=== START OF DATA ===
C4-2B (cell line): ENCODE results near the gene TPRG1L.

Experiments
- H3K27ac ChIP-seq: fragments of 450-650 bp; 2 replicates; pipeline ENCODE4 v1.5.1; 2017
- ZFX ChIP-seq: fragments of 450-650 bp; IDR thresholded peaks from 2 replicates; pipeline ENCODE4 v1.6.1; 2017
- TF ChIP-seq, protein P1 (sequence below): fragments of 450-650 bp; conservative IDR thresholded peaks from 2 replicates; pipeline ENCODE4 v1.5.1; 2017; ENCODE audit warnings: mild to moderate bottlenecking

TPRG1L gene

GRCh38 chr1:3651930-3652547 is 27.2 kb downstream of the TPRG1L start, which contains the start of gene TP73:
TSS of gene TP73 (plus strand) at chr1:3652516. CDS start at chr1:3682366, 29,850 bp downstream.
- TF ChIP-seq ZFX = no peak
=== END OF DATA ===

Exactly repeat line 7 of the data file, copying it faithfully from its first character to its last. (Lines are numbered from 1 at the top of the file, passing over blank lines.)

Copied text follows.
GRCh38 chr1:3651930-3652547 is 27.2 kb downstream of the TPRG1L start, which contains the start of gene TP73: